Throughout its range in India, much of the cat’s habitat of swampy marshlands is considered ‘wastelands’ under Indian government policy, and it is likely that these areas will see increasing levels of urbanisation as cities expand to accommodate growing populations. This puts the Fishing Cat, with its already patchy distribution, even more at risk. As habitats become more fragmented by human developments, the cats’ lives become much riskier, as they increasingly come into contact with humans when travelling from one wetland to another. They may be tempted to snaffle a chicken or two, leading them into direct conflict with farmers, who often retaliate by shooting, trapping or poisoning the cats, although rarely is this a large-scale targeted eradication effort; more the actions of individual frustrated farmers who happened to see a cat carrying off their livestock. In some areas such as Nepal, up to 40% of fish farmers reported seeing Fishing Cats stealing from their fishponds, another area of human wildlife conflict. Having to travel between fragmented habitats means Fishing Cats are often killed on roads, especially as urban areas are growing, and more transport links are needed to connect them.
Although it is tricky to find Fishing Cats, most conservationists are in agreement that the species are still in decline across their range, especially in Southeast Asia, where there have been no sightings in some regions since 2000.
There’s no denying that the future of the Fishing Cat doesn’t look so rosy at the moment, tied as they are to the significantly battered wetlands and mangroves. But there is still hope for these unique and rare cats.
The Fishing Cat has legal protection across much of its range, listed under CITES Appendix II and local laws prohibiting hunting and any other kind of exploitation. Through years of camera trapping there is evidence that the species inhabits many protected wetlands and mangrove parks where intensive conservation protocols are in place.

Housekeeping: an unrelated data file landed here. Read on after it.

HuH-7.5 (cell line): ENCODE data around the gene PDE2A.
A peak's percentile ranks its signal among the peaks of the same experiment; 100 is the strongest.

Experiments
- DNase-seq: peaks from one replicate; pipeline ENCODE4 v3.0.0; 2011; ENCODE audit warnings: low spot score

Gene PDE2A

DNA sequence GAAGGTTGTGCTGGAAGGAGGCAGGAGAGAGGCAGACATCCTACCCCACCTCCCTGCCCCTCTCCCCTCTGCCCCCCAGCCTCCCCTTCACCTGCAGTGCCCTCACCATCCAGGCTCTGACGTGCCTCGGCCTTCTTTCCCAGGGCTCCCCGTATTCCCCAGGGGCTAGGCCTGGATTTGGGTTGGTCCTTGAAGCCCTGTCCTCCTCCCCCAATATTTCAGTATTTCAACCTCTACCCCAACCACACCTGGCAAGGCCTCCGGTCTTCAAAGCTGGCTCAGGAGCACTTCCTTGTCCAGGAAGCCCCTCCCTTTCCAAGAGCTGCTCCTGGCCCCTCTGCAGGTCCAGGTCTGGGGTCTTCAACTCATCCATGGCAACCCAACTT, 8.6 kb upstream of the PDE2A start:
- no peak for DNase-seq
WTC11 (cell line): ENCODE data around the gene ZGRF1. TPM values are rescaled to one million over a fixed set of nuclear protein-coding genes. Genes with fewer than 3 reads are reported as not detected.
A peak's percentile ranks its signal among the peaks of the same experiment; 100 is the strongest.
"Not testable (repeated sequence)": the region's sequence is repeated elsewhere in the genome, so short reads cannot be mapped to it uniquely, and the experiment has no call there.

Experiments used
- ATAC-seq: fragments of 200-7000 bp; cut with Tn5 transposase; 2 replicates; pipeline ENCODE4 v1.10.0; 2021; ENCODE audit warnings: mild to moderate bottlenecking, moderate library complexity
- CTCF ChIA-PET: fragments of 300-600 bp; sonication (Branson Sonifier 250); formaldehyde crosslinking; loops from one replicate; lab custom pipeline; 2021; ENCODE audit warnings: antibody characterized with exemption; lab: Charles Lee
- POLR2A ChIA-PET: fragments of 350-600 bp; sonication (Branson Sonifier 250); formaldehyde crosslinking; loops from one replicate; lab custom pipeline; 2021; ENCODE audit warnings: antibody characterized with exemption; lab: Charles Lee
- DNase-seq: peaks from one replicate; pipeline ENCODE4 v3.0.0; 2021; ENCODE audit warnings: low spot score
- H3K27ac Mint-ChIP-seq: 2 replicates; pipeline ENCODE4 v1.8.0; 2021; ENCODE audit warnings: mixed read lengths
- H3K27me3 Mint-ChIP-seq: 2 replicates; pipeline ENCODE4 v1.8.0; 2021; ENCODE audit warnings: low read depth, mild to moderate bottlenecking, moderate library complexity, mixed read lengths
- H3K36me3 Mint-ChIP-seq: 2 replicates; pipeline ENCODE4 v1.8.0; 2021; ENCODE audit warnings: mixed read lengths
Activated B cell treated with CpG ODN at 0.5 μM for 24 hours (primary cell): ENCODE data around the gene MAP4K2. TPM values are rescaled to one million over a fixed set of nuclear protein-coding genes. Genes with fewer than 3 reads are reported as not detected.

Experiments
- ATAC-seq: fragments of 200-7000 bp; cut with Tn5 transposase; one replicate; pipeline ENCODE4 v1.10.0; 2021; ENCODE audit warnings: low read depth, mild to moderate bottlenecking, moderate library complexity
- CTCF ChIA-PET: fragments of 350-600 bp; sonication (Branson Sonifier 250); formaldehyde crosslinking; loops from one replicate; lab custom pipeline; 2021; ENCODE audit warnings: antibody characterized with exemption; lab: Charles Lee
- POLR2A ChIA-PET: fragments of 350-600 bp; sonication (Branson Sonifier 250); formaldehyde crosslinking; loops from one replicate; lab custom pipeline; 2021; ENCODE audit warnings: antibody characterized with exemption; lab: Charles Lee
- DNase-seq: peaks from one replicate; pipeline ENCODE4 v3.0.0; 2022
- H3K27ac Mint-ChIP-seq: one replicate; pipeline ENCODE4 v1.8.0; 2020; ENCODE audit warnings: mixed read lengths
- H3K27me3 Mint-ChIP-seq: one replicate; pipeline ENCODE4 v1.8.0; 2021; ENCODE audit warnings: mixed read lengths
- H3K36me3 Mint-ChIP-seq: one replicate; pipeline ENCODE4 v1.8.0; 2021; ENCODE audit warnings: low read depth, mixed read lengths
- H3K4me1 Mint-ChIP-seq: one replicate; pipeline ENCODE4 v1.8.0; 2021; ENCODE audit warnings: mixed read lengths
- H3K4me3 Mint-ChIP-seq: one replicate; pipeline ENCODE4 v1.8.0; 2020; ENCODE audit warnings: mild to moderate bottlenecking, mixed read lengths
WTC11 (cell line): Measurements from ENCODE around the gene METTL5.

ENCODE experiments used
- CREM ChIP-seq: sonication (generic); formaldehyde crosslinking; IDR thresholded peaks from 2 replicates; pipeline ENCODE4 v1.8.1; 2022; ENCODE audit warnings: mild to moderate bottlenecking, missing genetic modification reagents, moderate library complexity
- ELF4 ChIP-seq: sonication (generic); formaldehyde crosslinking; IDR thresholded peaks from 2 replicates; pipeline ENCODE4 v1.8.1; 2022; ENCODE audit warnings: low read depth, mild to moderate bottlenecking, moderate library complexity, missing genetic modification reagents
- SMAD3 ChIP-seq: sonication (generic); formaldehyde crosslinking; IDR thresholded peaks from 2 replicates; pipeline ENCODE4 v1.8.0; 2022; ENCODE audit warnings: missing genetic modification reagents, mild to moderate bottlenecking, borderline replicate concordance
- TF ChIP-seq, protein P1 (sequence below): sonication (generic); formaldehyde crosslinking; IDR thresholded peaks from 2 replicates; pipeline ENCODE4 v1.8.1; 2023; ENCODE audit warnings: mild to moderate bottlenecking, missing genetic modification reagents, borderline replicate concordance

However, the survival of this species depends on more protection of Asian wetlands and preventing retaliation for livestock predation. This is where The Fishing Cat Conservation Alliance steps in.
This team is made up of conservationists, researchers and cat lovers who aim to protect the cats through saving their ecosystems and improving relationships with locals. They have a range of projects (you can check out at https://fishingcat.org/partner-projects/) working in India, Nepal, Sri Lanka, Bangladesh, Myanmar, Cambodia and Java. Many of the NGOs the Alliance is partnered with are working to slow the loss of wetlands and mangroves in collaboration with local farmers and fisherman, often supporting these people to develop alternative livelihoods that allow them to earn money without the degradation of the ecosystems around them. Local charities have also worked to set up Fishing Cat crossing areas on major roads, with great outcomes; in these areas, no further road kills have been recorded.
Several zoos, including San Francisco, Denver, Liepzig and Newquay, have captive populations of Fishing Cats as an insurance population.
One of these projects, the Urban Fishing Cat Project, is particularly exciting, as it revealed through radio collar surveys that cats were travelling into urban areas and are apparently able to adapt to them, hunting from ornamental ponds and moving through these busy areas with relatively little incidence. This is a positive sign that these cats are more unique and resilient than we could have guessed. You can check out this amazing project and support their work at https://fishingcats.lk.
With support and protection, the future can go swimmingly for these water cats.
Ganguly, D. and Tiasa, A. (2020) ‘How Fishing Cats Prionailurus viverrinus fish: describing a felid’s strategy to hunt aquatic prey.’
Kolipaka, S.S. Srivastava, D.P. Prasad, S. and Rust, A.R. (2019) ‘Fishing cat conservation in human-dominated landscapes in West Bengal, India.’ Academia.
Mishra, R. Gautam, B Kaspal, P. and Shah, S.K. (2021) ‘Population status and threats to fishing cat in Koshi Tappu Wildlife Reserve, Eastern Nepal.’ Nepalese Journal of Zoology.
Palei, H.S. Das, U.P. and Debata, S. (2018) ‘The vulnerable fishing cat in Odisha, eastern India: status and conservation implications.’ Zoology and Ecology
Peterson, W.J. Savini, T. Chutipong, W. Kamjing, A. Phosri, K. Tantipisanuh, N. and Ngoprasert, D. (2022) ‘Predicted Pleistocene-Holocene range and connectivity declines of the vulnerable fishing cat and insights for current conservation.’ Journal of Biogeography.